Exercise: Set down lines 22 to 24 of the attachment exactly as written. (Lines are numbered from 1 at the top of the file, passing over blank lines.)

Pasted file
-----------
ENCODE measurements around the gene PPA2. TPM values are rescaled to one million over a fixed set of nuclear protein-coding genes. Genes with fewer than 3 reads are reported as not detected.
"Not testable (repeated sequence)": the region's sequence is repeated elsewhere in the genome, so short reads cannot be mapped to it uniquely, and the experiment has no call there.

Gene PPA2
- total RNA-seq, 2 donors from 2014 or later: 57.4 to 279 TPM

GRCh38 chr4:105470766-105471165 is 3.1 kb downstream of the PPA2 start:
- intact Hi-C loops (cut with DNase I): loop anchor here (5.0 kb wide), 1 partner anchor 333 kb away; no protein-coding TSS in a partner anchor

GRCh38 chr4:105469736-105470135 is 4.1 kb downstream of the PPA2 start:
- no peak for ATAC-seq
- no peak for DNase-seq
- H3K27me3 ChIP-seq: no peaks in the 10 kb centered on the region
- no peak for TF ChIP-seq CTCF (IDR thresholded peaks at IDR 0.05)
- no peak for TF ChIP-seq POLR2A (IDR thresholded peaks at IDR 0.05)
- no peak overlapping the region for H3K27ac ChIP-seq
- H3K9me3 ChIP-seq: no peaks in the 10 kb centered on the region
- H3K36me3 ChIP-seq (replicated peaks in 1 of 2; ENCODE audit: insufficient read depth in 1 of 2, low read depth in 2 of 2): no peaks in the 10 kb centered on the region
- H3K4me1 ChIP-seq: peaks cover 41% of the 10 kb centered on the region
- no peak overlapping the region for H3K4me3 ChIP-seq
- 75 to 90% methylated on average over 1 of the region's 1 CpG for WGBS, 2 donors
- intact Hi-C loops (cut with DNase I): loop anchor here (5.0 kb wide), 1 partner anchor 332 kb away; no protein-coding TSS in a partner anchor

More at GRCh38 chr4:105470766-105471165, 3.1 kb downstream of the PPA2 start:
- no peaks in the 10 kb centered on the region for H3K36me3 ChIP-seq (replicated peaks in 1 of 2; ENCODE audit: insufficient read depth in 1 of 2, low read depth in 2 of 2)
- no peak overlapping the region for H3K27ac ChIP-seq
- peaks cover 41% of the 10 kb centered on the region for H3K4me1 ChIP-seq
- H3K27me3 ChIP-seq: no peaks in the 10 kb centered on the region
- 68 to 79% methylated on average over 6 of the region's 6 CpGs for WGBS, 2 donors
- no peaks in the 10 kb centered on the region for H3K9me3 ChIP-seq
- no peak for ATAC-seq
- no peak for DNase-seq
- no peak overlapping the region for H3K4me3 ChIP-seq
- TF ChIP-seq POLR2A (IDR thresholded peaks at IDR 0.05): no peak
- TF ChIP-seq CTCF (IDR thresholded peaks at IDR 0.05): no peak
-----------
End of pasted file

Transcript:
- no peak overlapping the region for H3K27ac ChIP-seq
- peaks cover 41% of the 10 kb centered on the region for H3K4me1 ChIP-seq
- H3K27me3 ChIP-seq: no peaks in the 10 kb centered on the region